Bird Tales…

I have a soft spot for birds, and often, low IQ birds (or should I say more kindly, the underdogs). :) I once took photos of newly hatched chicks in a nest beside our balcony at the beach, here. I also wrote about birds (mostly younger ones that flew at full speed into our impeccably clean glass doors surrounding the living room at the beach as well, here and here. And even majestic hawks that dropped in at the office in Cebu, here.

But I collect and raise butterfly orchids as well. Getting them to bloom is the bane of my horticultural existence. Ever since our trusted Manang who was a plant whisperer retired a couple of years ago, the orchids have been reticent, almost belligerent about blooming. I already figured out that they preferred complete darkness at night (turn off all outdoor lights), they need an occasional plant food/fertilizer intake, they love moisture and breezes, they should face east. And well, they should bloody well be blooming to their hearts and my content. My final discovery is that these orchids like a significant drop in daytime to nighttime temperatures. So for two weeks I brought some plants in from outdoors and placed them in our bedroom which had an airconditioner on. Voila, after two weeks, I got four spikes and they were left outdoors. ONLY TO HAVE A RESIDENT BIRD EAT THE SPIKES, AS WELL AS ALL NEW ROOTS WERE ATTACKED AND EATEN BY THIS AGGRESSIVE MEDIUM SIZED BIRD. I bet it was the bird equivalent of eating young asparagus or some other delicacy, but I was not amused. Needless to say, I wanted to roast the bird, and it looked at me with a wide grin from a tree nearby, amused it was being so annoying…

I installed an ugly green net all around the orchid area and hoped for the best. Months went by and nothing happened. Then the cooler evenings of January set in. And voila, some 8+ spikes of phalaenopsis made their appearance. No more attacks from the bird, lots of blooms from my orchids. Yay!! Until today, as I was inspecting the bloom bounty, this chick in the photo up top flew straight into the net and got discombobulated. It hung on to the grills for a while, dazed. And I realized it was probably on its maiden flight. An escapee from its nest in the tree above. An early fall from grace. Or lack of grace as it were. I was just hoping it hadn’t broken anything and I went outdoors for a closer look, taking several photos just inches away from the bird. I noticed that it’s mom and dad were utterly crazed, flying just a few feet above my head amongst the branches of the tree from where they attacked my orchids months ago. If I could translate bird speak, it would go something like this:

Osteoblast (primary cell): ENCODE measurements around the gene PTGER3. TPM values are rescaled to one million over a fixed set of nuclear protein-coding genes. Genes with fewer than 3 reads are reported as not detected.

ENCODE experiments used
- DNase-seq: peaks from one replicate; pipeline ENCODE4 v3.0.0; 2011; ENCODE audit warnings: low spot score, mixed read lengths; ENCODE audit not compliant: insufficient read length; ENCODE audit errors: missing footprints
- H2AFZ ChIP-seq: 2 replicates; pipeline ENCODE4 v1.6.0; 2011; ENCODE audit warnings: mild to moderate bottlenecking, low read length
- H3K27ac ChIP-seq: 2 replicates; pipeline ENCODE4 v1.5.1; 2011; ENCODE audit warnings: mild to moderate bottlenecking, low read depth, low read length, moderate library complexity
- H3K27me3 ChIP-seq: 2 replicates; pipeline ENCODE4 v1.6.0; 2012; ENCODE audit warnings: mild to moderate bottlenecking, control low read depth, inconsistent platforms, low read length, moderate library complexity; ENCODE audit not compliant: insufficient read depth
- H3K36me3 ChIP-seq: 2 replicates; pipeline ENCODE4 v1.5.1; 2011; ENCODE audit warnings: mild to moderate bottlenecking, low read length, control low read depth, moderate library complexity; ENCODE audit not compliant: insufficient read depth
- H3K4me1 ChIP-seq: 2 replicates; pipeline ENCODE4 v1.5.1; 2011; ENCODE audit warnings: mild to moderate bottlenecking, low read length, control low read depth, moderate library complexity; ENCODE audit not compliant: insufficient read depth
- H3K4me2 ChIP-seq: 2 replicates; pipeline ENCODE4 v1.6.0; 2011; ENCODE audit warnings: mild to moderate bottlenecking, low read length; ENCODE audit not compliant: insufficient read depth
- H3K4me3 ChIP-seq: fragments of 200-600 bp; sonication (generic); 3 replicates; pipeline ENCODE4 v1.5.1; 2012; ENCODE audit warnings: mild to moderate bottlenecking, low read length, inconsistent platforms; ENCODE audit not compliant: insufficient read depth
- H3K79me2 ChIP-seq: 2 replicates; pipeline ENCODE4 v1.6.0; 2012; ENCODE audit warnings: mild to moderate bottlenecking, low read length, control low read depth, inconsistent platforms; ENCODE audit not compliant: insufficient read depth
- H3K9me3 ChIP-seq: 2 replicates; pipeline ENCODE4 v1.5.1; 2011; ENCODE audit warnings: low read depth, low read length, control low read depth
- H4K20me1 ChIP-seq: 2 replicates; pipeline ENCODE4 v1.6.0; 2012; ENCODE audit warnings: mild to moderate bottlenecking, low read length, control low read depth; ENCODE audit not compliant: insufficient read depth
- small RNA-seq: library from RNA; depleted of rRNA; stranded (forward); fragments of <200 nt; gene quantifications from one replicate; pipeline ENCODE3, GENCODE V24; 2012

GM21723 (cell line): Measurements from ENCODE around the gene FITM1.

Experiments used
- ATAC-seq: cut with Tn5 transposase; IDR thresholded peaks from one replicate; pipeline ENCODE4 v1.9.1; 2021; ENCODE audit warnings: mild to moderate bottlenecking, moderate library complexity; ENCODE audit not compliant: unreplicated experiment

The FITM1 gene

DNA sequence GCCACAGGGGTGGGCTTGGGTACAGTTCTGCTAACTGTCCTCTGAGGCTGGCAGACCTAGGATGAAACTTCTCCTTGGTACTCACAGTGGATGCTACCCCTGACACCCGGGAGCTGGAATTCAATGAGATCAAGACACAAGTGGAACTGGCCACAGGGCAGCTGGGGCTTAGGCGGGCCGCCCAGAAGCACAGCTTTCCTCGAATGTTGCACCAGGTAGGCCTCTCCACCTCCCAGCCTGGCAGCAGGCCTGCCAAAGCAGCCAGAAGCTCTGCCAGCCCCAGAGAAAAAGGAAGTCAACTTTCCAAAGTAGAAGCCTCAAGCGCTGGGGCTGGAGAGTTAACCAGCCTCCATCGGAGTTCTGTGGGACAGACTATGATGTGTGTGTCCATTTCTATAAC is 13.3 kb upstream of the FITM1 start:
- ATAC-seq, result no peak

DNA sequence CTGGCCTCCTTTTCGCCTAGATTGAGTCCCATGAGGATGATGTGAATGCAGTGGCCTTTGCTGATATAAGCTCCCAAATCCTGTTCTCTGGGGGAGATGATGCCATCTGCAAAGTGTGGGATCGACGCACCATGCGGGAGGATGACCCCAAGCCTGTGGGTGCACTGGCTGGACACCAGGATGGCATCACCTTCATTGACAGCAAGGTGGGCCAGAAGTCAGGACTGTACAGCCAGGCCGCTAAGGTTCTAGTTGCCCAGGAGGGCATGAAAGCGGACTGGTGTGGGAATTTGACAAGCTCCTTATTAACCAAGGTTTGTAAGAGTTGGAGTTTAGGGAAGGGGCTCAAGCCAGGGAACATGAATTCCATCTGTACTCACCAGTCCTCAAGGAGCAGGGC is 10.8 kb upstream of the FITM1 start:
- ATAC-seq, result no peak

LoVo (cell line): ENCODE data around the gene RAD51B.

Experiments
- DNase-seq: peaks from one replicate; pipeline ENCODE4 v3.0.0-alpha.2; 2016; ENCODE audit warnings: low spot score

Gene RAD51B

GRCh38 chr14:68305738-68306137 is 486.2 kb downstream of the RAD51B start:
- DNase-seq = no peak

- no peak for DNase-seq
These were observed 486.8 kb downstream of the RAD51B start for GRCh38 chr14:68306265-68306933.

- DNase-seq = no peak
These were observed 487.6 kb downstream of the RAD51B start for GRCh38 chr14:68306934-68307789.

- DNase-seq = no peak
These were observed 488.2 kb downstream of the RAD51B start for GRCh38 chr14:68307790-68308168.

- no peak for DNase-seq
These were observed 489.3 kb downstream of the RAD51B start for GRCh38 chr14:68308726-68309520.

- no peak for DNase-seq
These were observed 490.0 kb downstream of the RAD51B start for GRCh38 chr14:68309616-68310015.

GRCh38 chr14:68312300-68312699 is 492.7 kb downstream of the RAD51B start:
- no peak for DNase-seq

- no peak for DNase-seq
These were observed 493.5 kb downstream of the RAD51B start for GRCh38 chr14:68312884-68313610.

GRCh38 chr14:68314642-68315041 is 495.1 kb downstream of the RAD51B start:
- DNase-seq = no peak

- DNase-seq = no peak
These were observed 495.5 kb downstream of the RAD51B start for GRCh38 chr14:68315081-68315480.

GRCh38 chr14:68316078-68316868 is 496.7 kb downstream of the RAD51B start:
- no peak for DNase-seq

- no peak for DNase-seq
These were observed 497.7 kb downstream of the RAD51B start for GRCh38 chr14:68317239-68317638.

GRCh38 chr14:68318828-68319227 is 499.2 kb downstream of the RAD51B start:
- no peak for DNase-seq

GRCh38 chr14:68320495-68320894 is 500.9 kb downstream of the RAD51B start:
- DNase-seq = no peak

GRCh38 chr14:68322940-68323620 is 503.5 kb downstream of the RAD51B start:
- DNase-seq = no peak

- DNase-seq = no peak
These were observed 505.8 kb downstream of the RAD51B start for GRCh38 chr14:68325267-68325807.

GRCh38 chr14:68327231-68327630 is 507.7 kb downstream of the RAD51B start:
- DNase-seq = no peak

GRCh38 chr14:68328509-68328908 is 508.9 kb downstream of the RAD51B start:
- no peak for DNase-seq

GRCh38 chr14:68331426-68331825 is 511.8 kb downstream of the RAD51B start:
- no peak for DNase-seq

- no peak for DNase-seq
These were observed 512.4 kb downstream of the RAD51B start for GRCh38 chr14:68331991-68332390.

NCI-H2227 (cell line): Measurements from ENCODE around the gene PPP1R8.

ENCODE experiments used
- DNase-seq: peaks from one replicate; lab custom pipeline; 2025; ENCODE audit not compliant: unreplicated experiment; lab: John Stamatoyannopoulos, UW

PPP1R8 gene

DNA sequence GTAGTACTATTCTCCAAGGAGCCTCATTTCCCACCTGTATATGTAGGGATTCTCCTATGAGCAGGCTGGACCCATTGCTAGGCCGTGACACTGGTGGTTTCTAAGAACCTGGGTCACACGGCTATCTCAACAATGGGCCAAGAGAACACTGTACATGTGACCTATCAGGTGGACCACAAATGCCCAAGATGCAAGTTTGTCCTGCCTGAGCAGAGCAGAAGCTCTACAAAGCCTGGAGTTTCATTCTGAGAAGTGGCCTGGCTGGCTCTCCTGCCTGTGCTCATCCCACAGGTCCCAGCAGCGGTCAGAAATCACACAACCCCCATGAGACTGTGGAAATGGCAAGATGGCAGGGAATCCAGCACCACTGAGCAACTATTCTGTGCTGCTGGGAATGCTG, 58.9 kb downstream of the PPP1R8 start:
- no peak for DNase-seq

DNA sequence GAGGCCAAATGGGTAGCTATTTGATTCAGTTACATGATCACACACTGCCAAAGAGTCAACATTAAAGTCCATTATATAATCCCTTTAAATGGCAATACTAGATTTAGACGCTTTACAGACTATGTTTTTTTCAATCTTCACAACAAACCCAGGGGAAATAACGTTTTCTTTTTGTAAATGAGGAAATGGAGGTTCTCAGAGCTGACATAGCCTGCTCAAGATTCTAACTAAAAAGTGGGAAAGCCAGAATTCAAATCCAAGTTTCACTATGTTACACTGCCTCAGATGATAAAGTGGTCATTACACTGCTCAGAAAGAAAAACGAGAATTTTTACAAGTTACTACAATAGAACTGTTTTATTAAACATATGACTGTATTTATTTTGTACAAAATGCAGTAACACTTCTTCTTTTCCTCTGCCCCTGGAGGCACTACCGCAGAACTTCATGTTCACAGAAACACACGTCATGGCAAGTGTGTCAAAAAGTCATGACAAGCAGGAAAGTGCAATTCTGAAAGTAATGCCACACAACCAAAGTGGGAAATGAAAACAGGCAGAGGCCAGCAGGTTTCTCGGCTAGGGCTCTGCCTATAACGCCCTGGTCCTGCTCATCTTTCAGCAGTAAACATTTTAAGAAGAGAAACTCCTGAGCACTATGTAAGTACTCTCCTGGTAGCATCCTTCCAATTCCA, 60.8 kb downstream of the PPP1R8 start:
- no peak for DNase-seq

Mom: “I just step away for a few minutes to hunt for worms and she ‘falls out of the nest’ ARE YOU KIDDING ME?!”

Dad: “I just fell asleep watching a Hitchcok film, so tired since they keep crying all night…”

Mom: “And look, now, that giant monster is pointing some machine at our baby, she’s going to be pulverized, do something, you twerp!!”

Dad: “OMG, that’s the dude that was really cross with me last year for eating his orchids, if he finds out that’s our baby, he is going to EAT IT.”

Mom and Dad : “FLAP, FLAP, FLAP, scream, scream, scream”

Me: “Go ahead, use the driveway for practice flights, good luck…”

And minutes later, all was well, baby was flying around unsteadily but getting places, and within a few hours, seemed to be back up in their nest. :)

As for the orchids, the eight spikes of blooms are probably the most expensive flowers I have ever enjoyed. Two years of daily watering, occasional fertilizing, occasional lectures on plant safe sex and other topics, netting to ward off predators, trips to the air-conditioned room for experiments… :)


11 Responses

  1. You might be confusing your sympathy for hapless fledglings with birdbrain-sized brainlessness in baby birds. Both are tolerable as long as they are confined to avians.

  2. you might want to fertilize 1x -2x weekly it certainly helps, also try using Soluble trace elements, they have those in QC circle, it works wonders for my phalaenopsis

  3. Thanks Jeff! Pardon my ignorance, but what are soluble trace elements, a form of fertilizer? And may I ask what type of fertilizer you use? Thanks!

  4. We use Siam brand, directions are on the container. We spray our orchids with it once a weeks. Our old gardener also recommended watering them with the cloudy water from washing your rice.

  5. My late mother used diluted pee (her own). I remember her orchids were flourishing back then, so apparently it worked quite well. However, the plants might emit a bit of an unwanted, musky smell.

  6. One for the birds!!! (pun intended) hahahaha. Good story MM. But seriously, Are those the same orchids that sell for a gazillion yen in Japan?

  7. artisan, the orchids are native to the Philippines, but as sadly common over the decades, perfected and farmed in Taiwanese nurseries. They raise them by the tens of thousands and wholesale I understand they are just PHP300-400 per pot with big blooms on them. Importers in Manila bring them in and sell them for PHP650-700 each pot, nowhere near the prices in Japan. Some local growers also raise them, but with less consistent and ebullient blooms. Even when I manage to get blooms, it is say half as big/long as the fresh plants from Taiwan…



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